Fifteen years ago, you threw a 2.1″ tire on your mountain bike and went riding. Maybe you rode crazy wide 2.4″ tires if you were a DH guy. It was that simple. Now a days, there’s everything from skinny 1.8s all the way up to 5 inch monsters. How the heck are you supposed to choose? Here’s a quick guide to mountain bike tires to help you figure it all out.
There’s three categories of tires out there right now – Regular, Plus, and Fat. First you need to figure out what type of rider you are.
Tire width 2.0-2.4 inches: You’re an expert rider, or primarily ride well maintained single track. Regular tires are alive and well. They still offer good traction, low weight, and precise handling. If you’re an expert rider, racer, or mostly ride flowy smooth bike park trails, 2.0-2.4″ tires are probably a good choice for you.
The downsides? You can’t run as low a tire pressure, which will give up some traction and compliance over a wider option. Who cares, they’re fast!
Tire width 2.8-3.0 inches, aka “Plus” tires: You ride gnarly trails, don’t have great technical skills, or are just looking for something new. Plus tires are the newest category of the three and I think everyone should give them try.
I ride a lot of rocky forest service trails and absolutely love my 29 Plus bike. Besides their insane amounts of traction, you can pretty much just steamroll over anything in your way. Trails that would not be fun on regular tires are now fair game. They are heavier than their skinny friends but the increase in rolling resistance is minimal and they soak up a ton of bumps. Some complain that the handling isn’t as precise, but all my fastest times at local trails are on plus tires.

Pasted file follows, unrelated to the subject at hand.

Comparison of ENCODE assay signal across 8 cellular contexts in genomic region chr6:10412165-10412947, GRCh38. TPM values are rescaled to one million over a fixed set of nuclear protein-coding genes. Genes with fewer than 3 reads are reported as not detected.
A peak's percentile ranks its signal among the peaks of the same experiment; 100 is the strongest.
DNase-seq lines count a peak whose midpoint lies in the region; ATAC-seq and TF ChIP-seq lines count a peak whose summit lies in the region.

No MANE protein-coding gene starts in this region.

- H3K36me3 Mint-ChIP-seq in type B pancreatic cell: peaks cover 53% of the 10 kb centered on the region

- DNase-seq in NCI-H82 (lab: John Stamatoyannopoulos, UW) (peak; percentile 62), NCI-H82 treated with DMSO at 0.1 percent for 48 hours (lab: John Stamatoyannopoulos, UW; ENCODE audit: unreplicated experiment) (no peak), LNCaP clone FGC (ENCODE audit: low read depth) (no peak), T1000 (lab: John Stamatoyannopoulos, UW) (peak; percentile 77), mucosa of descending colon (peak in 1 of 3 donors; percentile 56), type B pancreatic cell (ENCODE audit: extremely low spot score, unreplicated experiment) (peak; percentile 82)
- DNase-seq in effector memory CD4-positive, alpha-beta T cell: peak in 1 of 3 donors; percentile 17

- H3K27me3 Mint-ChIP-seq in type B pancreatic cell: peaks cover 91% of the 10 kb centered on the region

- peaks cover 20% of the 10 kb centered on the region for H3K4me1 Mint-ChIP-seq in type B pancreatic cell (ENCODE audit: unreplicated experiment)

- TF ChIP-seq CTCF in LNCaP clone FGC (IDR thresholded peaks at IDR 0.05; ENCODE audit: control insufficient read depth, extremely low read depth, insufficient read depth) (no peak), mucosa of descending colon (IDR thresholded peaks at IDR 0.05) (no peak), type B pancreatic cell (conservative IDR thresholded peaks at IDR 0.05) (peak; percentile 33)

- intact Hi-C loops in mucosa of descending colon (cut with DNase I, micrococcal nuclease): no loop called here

They’re also a great option for beginner mountain bikers. My wife’s confidence has improved exponentially since switching to some 27.5 x 2.8s.
Tire width 4.0-5.0 inches, aka “Fat” Tires: You want to trail ride in the winter…even though there’s this thing called skiing that you should really check out. You’re officially a fat biker. Plus tires do OK on compacted or groomed snow, but for true winter performance, wider is better. A 5 inch tire on snow is the equivalent of a 120mm waisted ski.
These bikes can be a lot of fun on dirt too. They’ve got even more steamroll capacity than plus tires and they’re great for bike packing, but the downside is weight. Generally the whole package ends up feeling a bit heavy and lethargic. Steamrollers move pretty slow.
Keep in mind, your bike frame and rim width will probably dictate how wide a tire you’re able to run. Fat tires are their own thing and aren’t something you’re going to retrofit on your existing bike. With the new boost axle spacing, many new frames can fit plus tires even if they didn’t come spec’d. If you’re on a 29er, often you can run 27.5 Plus tires, if you’re willing to buy some new wheels. For plus tires, a wide rim (internal rim width of 30-40mm) is ideal.
No matter what size tire you’re running, grab a bike and go ride. Mountain biking is always a ton of fun